In this journey of spiritual ascent, Christ is the model and the master, who shows us the beautiful image of God (cf. “De perfectione Christiana”: PG 46,272a). Looking at him, each one of us discovers ourselves to be “the painter of our own life,” in which our will undertakes the work and our virtues are the colors at our disposal (ibid.: PG 46,272b).
Therefore, if man is considered worthy of Christ’s name, how must he act?
Gregory responds in this way: “[He must] always examine his inner thoughts, his words and actions, to see if they are focused on Christ or if they are far from him” (ibid.: PG 46,284c).
Gregory, as we mentioned earlier, speaks of ascent: ascent to God in prayer through purity of heart; but ascent to God also through love of neighbor. Love is the ladder that leads us to God. Therefore, he heartily encourages each one his listeners: “Be generous with these brothers, victims of the plight. Give to the hungry that which you deny your own stomach” (ibid.: PG 46,457c).
With great clarity Gregory reminds us that we are all dependent on God, and therefore he exclaims: “Do not think that everything is yours! There must also be something for the poor, the friends of God. The truth, in fact, is that everything comes from God, the universal Father, and that we are brothers, and we belong to the same progeny” (ibid PG 46,465b).
And so the Christian must examine himself, Gregory insists: “What does it profit you to fast and abstain from meat, if with your wickedness you bite your brother? What do you gain from it, in God’s eyes, from not eating what is yours, if you unjustly strip from the hands of a poor man what is his?” (ibid.: PG 46,456a).
We conclude our catecheses on the three great Cappadocian Fathers by recalling the important aspect of the spiritual doctrine of Gregory of Nyssa, which is prayer.
To make progress on the journey toward perfection and to welcome God within ourselves, to carry within us the Spirit of God, the love of God, man must turn to him in prayer with faith: “Through prayer we are able to be with God. He who is with God is far from the enemy. Prayer is the support and defense of chastity, the restraint of anger, the quieting and control of pride. Prayer is the guardian of virginity, protection of fidelity in marriage, hope for those who keep vigil, abundance of fruit for farmers, security for the traveler” (“De oratione dominica” 1: PG 44,1124A-B).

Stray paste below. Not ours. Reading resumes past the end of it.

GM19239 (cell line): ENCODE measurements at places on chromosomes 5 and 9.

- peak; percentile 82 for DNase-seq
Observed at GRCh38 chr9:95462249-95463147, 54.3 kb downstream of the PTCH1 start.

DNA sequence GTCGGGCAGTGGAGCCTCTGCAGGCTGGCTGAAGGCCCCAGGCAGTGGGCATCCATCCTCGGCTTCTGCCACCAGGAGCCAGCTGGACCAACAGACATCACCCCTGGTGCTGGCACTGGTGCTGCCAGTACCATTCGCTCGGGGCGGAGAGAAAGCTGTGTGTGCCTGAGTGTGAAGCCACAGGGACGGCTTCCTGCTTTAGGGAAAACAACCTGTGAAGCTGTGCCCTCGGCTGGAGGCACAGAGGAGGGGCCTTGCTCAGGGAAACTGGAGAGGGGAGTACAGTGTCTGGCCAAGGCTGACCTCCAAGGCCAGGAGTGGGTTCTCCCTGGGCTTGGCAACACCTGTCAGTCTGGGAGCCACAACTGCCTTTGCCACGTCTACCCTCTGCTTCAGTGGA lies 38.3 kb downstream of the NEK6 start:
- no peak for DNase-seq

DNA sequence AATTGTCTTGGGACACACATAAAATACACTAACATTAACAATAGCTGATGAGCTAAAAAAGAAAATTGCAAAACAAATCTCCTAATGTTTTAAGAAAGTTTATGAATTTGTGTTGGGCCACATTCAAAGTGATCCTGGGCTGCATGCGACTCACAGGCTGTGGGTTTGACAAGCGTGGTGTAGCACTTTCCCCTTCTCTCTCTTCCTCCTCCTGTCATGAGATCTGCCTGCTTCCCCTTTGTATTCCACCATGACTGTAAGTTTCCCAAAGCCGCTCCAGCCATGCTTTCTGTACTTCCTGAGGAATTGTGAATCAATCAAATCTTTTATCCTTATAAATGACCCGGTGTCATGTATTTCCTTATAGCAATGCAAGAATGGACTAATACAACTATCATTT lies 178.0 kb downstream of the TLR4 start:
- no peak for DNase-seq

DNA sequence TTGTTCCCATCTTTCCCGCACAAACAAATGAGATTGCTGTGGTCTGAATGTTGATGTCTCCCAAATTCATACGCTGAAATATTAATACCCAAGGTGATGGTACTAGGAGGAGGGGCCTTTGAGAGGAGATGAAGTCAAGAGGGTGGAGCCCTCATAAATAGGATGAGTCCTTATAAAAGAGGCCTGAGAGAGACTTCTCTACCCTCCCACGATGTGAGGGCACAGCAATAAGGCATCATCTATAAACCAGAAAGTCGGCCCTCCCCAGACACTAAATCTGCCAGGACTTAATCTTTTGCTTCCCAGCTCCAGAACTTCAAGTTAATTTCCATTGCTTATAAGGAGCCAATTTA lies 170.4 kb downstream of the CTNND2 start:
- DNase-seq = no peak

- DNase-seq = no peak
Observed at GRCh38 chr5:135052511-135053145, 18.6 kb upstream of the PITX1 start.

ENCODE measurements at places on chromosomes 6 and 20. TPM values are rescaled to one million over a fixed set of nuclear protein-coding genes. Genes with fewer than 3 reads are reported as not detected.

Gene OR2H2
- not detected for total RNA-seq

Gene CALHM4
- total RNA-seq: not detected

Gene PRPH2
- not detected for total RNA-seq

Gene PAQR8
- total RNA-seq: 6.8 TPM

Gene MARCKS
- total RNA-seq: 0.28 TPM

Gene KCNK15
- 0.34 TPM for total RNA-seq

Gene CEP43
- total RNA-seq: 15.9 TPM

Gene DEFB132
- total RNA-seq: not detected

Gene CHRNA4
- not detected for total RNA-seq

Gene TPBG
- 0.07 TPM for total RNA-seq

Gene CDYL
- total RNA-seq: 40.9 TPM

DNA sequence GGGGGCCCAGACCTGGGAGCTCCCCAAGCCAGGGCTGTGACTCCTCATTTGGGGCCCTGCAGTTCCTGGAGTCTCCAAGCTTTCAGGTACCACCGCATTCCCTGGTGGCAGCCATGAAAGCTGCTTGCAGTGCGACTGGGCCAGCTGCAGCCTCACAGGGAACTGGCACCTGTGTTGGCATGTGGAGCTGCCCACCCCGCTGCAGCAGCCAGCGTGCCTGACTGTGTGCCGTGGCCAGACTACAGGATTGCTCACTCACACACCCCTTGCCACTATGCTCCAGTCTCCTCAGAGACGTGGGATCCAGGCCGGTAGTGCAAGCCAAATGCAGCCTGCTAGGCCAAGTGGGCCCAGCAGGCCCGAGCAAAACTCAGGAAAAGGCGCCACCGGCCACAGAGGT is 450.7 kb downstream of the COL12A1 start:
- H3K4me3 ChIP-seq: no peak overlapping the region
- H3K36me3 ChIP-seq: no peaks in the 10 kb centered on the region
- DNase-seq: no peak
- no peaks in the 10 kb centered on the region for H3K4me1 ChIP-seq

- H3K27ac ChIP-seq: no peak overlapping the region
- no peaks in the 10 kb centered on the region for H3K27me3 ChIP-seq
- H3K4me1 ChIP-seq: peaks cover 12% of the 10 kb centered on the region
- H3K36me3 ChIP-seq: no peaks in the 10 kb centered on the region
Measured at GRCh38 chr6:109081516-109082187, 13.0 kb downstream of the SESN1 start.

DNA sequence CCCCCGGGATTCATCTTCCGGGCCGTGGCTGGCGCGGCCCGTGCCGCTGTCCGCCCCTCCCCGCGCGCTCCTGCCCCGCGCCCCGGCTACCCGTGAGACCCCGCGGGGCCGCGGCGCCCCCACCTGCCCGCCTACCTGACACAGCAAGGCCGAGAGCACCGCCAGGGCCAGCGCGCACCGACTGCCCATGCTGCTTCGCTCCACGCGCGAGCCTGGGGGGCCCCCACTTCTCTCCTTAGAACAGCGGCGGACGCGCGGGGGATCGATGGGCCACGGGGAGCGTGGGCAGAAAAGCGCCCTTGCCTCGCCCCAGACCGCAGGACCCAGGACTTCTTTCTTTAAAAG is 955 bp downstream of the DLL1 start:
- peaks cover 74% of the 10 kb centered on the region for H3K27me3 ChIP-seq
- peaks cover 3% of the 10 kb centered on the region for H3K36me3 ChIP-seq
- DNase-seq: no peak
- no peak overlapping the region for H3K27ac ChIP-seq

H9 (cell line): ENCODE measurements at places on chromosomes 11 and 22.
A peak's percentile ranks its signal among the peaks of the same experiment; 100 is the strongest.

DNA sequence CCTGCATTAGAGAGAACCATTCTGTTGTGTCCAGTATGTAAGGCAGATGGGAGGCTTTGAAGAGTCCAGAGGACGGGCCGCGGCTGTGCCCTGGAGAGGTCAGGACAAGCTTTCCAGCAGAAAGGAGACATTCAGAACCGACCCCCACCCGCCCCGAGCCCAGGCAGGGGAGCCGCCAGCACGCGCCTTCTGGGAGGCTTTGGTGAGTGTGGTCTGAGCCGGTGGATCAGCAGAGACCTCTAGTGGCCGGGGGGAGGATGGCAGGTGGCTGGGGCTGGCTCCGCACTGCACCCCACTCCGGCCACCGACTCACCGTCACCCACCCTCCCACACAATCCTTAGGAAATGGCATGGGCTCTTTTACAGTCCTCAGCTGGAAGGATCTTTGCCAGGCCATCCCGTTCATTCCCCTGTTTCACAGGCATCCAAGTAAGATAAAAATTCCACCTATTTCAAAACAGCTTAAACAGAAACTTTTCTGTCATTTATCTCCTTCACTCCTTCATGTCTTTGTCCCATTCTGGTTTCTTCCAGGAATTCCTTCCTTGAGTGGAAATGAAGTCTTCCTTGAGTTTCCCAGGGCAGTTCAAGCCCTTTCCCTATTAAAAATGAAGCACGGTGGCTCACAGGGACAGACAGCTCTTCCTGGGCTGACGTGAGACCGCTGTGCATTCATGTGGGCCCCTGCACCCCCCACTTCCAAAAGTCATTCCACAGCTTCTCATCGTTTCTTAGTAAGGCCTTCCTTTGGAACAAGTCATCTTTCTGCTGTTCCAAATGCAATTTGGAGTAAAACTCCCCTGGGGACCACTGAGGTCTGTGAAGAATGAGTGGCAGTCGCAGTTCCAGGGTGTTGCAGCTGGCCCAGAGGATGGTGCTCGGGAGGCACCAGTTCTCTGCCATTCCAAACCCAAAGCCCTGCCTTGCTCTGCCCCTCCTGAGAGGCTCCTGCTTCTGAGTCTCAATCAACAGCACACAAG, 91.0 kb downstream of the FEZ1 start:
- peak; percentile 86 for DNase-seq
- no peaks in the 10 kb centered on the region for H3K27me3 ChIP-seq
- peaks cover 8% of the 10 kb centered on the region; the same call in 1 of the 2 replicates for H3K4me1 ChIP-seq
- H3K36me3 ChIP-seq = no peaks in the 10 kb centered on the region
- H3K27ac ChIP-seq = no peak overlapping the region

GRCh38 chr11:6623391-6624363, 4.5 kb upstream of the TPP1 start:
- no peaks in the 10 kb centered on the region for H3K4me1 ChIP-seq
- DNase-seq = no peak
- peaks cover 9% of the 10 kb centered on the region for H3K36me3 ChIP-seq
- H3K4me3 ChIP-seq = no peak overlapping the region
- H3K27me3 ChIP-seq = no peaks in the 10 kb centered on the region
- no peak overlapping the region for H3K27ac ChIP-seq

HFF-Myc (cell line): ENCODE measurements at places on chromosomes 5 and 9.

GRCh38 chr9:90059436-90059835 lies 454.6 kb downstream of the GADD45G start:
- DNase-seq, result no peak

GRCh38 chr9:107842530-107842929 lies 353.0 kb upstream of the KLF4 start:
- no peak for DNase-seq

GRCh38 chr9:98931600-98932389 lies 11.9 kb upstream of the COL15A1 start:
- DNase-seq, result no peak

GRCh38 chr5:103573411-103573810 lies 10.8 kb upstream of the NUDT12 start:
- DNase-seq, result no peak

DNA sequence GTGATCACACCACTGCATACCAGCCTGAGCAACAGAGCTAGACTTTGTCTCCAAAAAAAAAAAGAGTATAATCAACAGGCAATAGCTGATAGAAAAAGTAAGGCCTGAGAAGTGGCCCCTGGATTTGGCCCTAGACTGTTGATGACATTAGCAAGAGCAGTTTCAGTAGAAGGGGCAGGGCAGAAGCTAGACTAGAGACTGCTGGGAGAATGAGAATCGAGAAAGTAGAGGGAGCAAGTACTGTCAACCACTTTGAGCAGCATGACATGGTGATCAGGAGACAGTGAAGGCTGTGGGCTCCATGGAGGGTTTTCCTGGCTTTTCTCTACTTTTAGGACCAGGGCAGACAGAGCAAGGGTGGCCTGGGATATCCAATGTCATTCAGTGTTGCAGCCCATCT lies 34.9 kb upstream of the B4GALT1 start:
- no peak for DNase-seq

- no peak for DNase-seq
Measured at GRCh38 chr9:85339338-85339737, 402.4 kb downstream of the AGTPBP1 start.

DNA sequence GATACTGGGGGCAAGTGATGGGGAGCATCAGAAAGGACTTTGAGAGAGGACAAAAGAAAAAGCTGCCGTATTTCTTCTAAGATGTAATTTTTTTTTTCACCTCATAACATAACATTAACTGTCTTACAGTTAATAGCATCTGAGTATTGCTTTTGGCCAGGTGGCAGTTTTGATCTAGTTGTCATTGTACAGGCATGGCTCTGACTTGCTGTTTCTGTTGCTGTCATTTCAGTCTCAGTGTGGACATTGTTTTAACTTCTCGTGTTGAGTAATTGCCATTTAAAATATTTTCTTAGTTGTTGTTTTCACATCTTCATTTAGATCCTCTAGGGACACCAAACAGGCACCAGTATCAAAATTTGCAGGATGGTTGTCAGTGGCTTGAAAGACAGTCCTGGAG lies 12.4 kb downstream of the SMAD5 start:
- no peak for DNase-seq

The Christian prays, inspired by the Lord’s prayer: “If we want to pray for God’s Kingdom to descend upon us, we ask this with the power of the Word: That I be removed from corruption, freed from death, released from the chains of error; that death will never reign over me, that the tyranny of evil will never have power over us, that the enemy never rule over me or make me a prisoner through sin, but may your kingdom come, so that the passions that rule me may be removed from me or, better yet, be obliterated” (ibid., 3: PG 44,1156d-1157a).
At the end of his earthly life, the Christian can approach God in serenity. In speaking about this, St. Gregory refers to the death of his sister Macrina and writes that at the moment of her death she prayed: “You who have the power on earth to remit sins forgive me, so that I can have the Risen One” (Psalm 38:14), and that I can be found spotless in your eyes, in the moment in which I am stripped of my body (cf. Collosians 2:11), so that my spirit, holy and immaculate (cf. Ephesians 5:27) will be welcomed into your hands, “like incense before you” (Psalm 140:2)” (“Vita Macrinae” 24: SC 178,224).
This teaching of Gregory’s remains valid: not only speaking about God, but bringing God within us. We do this through prayer and by living in the spirit of love for all of our brothers.
And here’s the report from Vatican Information Service…
And from Catholic World News…